music educator and musician, was born in Marshall, Texas, the son of Maude Irene Jernigan, a home health-care provider, and Leon Broadnax Sr., a truck driver. Wesley Broadnax is the sixth of seven children, having five sisters and one brother. Broadnax began his musical pursuits at age twelve when he took his first trombone lesson. Throughout his middle school and high school years in the Marshall public schools he participated in every band-related program, including marching band (drum major), concert band, jazz band, and various small ensembles. Between 1983 and 1988 he was selected to the All-Area Bands and Orchestras and the All-Region Bands and Orchestras (for Region IV), and he received first division (“superior”) medals in the Texas University Interscholastic League Solo and Ensemble Contests. In 1988 he was chosen as bass trombonist for the Texas All State Symphony Orchestra Later that year he graduated from ...

Article

Roanne Edwards

Best known for his weekly Public Broadcasting Service (PBS) television show Tony Brown's Journal, Tony Brown has become a controversial figure in the landscape of American race relations. Although once active in the Civil Rights Movement, he has criticized present-day black activists for prioritizing civil rights at the expense of black business initiatives and education programs in computer technologies. He advocates black economic self-sufficiency and has consistently opposed welfare as well as Affirmative Action policies that he believes mainly benefit middle-class blacks. “If America were capitalist,” said Brown in an interview with Matthew Robinson of Business Daily, “it could not be racist. Racism is flourishing because we are awash in socialistic controls.”

Born in Charleston, West Virginia, Brown was reared by two domestic workers, Elizabeth Sanford and Mabel Holmes who informally adopted him at the age of two months after his father deserted the family ...

Article

Sunny Nash

Grammy Award–winning guitarist, composer, and jazz educator, was born Kenneth Earl Burrell in Detroit, Michigan, during the Depression to parents about whom little information is available. It is known that he was the youngest of three sons, and that his family enjoyed music as part of their daily lives. His mother played piano and sang in the choir at Second Baptist Church, Detroit's oldest black congregation. Burrell's father played banjo and ukulele, which may account for Burrell's and his brother's mastery of stringed instruments.

Because there was a piano in the home, it became the first instrument Burrell played as a child. He performed once before an audience in a school auditorium. Listening to saxophonists like Lester Young and Coleman Hawkins saxophone was his first love but his family could not afford to buy him one Burrell began playing guitar and at age 12 settled for the inexpensive instrument ...

Article

Scott Yanow

blues and jazz singer and pianist, was born in New Orleans, Louisiana. Butler, who was born blind due to glaucoma, started playing piano when he was six and sang in the choir of the Louisiana State School for the Blind when he was seven. While at the school, he studied classical piano and, starting in eleventh grade, voice training that included opera. He also studied drums, baritone horn, and valve trombone although he did not pursue a career on those instruments.

Butler began playing piano professionally when he was fourteen in Baton Rouge area clubs. While attending the Southern University in Baton Rouge in the late 1960s, he studied with Alvin Batiste, who guided him toward the recordings of Charlie Parker and John Coltrane along with Brazilian, Afro-Cuban, and Caribbean music. He also had private lessons with Professor Longhair Harold Mabern and Roland Hanna and received a grant ...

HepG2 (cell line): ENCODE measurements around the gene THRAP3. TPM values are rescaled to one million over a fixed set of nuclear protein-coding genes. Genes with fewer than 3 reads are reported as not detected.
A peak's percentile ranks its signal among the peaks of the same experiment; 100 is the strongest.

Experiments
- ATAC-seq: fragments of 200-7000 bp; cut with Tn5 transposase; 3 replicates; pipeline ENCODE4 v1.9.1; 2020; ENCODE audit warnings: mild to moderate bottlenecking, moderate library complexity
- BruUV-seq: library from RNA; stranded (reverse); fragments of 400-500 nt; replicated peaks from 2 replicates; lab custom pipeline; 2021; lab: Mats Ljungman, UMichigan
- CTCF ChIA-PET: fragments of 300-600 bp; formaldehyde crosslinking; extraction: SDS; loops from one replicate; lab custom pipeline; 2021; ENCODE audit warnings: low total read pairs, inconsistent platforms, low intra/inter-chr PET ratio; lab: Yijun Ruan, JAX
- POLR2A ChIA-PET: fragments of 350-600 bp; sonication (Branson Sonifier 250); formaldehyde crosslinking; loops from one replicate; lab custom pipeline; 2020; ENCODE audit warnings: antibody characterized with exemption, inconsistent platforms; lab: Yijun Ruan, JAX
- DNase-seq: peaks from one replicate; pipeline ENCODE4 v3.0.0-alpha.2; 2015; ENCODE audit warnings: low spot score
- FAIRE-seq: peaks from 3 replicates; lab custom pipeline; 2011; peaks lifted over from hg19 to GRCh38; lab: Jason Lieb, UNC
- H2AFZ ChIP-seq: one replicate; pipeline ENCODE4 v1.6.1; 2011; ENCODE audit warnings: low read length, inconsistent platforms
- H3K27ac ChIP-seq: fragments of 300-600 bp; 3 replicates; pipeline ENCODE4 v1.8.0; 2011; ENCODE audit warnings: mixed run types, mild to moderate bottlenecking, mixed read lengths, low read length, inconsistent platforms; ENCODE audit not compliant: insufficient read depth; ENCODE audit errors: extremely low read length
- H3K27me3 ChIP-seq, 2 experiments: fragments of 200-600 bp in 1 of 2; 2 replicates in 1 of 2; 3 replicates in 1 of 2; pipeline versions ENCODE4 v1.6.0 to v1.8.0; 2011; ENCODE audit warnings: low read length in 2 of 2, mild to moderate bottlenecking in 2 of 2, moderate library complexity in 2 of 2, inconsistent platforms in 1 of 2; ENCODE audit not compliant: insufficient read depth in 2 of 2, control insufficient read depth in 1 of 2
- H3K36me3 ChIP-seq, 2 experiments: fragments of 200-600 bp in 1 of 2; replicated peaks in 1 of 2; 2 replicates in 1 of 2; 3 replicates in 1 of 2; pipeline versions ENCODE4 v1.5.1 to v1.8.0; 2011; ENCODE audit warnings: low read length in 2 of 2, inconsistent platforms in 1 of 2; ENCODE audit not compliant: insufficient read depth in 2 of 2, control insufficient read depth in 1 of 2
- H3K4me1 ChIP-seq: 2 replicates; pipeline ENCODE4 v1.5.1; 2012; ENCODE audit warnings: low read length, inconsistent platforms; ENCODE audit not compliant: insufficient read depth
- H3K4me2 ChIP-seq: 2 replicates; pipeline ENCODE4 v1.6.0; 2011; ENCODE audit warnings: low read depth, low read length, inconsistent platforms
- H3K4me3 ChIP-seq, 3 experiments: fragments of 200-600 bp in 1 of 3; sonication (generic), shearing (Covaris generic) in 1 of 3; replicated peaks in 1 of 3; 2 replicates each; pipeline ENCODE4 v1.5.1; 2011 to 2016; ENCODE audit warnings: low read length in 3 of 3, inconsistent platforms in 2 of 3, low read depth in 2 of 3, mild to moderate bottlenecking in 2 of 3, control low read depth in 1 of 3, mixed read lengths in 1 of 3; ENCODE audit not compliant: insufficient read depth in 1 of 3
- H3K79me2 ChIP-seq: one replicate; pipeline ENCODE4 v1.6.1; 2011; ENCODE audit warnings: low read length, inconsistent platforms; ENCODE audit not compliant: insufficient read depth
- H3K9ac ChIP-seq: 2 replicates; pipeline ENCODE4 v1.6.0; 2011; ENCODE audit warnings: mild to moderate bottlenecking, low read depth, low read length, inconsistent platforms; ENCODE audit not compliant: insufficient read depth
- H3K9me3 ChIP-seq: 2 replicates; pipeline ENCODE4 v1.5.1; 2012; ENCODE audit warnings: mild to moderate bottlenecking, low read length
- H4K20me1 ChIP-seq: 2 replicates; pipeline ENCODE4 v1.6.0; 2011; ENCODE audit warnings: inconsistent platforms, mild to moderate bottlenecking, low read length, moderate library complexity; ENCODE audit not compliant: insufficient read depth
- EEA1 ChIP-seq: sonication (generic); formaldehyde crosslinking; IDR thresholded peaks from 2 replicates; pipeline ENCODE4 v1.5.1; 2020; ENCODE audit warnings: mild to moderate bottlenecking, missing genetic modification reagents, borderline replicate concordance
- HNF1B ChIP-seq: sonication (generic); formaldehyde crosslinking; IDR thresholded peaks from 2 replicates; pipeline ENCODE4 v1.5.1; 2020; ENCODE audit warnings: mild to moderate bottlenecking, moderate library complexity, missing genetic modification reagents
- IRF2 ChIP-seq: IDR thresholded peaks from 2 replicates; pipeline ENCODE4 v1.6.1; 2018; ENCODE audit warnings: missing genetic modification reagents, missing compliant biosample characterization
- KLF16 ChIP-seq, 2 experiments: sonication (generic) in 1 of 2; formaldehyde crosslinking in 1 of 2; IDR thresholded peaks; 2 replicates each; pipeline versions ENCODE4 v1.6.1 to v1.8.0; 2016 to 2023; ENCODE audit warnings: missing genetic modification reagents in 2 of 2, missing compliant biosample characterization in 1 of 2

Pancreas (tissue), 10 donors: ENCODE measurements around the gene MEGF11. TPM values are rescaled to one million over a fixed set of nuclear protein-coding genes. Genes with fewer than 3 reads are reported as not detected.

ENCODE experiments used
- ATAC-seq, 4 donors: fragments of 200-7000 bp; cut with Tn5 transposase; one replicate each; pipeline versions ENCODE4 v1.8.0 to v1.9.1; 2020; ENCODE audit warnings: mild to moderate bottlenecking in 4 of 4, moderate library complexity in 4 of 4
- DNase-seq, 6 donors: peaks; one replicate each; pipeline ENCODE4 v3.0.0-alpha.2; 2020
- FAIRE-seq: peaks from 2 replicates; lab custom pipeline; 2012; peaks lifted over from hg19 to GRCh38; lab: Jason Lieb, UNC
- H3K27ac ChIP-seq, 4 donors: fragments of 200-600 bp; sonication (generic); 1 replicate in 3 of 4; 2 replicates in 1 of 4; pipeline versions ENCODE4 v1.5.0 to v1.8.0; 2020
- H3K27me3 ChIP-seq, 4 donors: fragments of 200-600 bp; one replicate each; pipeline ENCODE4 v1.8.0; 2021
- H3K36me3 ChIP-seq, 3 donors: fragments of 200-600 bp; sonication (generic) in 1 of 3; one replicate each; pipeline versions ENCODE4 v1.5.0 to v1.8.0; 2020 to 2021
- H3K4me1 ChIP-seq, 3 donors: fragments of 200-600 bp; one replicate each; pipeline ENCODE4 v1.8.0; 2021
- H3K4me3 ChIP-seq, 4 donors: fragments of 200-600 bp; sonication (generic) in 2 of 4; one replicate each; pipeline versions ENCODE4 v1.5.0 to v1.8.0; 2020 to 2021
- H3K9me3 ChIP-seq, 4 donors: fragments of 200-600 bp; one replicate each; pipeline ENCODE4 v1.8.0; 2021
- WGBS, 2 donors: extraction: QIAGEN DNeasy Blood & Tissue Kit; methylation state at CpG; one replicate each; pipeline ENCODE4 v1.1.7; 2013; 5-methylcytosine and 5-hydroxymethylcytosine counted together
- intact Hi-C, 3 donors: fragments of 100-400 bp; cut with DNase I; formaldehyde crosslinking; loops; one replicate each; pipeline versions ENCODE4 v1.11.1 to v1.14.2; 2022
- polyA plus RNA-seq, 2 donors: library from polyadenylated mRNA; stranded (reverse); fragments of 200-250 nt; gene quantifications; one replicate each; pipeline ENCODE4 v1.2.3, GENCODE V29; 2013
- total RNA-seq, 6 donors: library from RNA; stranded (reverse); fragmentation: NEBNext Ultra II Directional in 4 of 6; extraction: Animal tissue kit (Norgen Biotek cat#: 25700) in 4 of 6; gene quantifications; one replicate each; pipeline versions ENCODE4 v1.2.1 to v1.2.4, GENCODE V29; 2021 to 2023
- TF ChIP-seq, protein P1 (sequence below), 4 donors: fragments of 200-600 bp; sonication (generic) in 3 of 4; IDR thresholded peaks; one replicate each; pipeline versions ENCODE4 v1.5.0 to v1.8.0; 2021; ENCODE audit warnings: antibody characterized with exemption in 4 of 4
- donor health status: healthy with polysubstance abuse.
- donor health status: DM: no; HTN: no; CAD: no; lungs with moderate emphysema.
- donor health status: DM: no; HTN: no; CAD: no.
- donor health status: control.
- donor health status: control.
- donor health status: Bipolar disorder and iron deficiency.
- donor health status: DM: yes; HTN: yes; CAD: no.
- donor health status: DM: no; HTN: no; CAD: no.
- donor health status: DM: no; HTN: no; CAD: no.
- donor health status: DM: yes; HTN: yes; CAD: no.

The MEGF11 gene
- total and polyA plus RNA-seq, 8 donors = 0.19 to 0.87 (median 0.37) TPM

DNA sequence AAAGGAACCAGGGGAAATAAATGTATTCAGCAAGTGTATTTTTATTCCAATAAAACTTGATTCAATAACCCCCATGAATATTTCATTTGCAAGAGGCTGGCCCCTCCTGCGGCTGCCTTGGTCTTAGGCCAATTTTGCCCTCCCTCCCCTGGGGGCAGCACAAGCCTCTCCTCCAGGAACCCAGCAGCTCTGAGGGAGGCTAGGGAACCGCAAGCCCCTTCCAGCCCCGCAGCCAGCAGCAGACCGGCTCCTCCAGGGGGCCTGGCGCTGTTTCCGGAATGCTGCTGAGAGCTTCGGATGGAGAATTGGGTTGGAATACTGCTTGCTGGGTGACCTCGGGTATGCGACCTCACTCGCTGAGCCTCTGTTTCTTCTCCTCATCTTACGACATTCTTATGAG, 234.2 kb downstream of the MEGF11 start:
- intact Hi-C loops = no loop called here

Article

Scott Yanow

jazz pianist and saxophonist, was born John Arthur Byard Jr. in Worcester, Massachusetts. His mother played piano for the African Methodist Episcopalian Zion Church, and his father had performed on trombone and baritone horn years earlier in a marching band. One of his grandmothers played piano and accompanied silent movies at movie theaters in the 1920s. Byard started with piano lessons when he was eight in 1930. He performed in public with the Worcester Boys Club as a youth and worked in local bands in Massachusetts during 1938–1941 until he was drafted into the army.

Byard performed in army bands during 1941–1946. After his discharge, he continued working locally in Boston during 1946–1949. His first major musical job was with Earl Bostic during 1949–1950. Byard next worked with Jerry Tyler's band during 1950–1952 and made his recording debut in 1951 with altoist Charlie Mariano ...

Article

Scott Yanow

jazz trumpeter, was born Donaldson Touissant L’Ouverture Byrd II in Detroit, Michigan. His father was both a minister for the Methodist Church and a musician. Byrd studied at Cass Technical High School and, while still a teenager, performed with Lionel Hampton. During 1951–1953 he was in the U.S. Air Force, where he had the opportunity to play with military bands. After his discharge, he finished earning a degree in Music from Wayne Street University in 1954. Byrd moved to New York in mid-1955, where he earned a master's degree in music education from the Manhattan School of Music.

Very busy as a trumpeter as soon as he arrived in New York, Byrd worked with pianist George Wallington, Art Blakey's Jazz Messengers (during part of 1956) and drummer Max Roach. He also co-led the Jazz Lab with altoist Gigi Gryce.

At that time ...

Article

Scott Yanow

jazz and klezmer clarinetist, was born in New York City. His father was a mailman who also played bass in a calypso band, while his mother was a pianist. When he developed asthma as a child, Byron was advised to play a wind instrument as therapy. Despite its being long out of fashion, he chose the clarinet. He was encouraged by his parents to learn about many different kinds of music, and he followed that advice throughout his career. He considered his early inspirations to be clarinetists Jimmy Hamilton (from Duke Ellington's orchestra), Tony Scott, and Artie Shaw, but by the time he began his career, he mostly sounded like himself.

Byron studied classical clarinet in high school. While attending the New England Conservatory, he studied with arranger George Russell in the Third Stream Department and for a time was a member of Gunther Schuller ...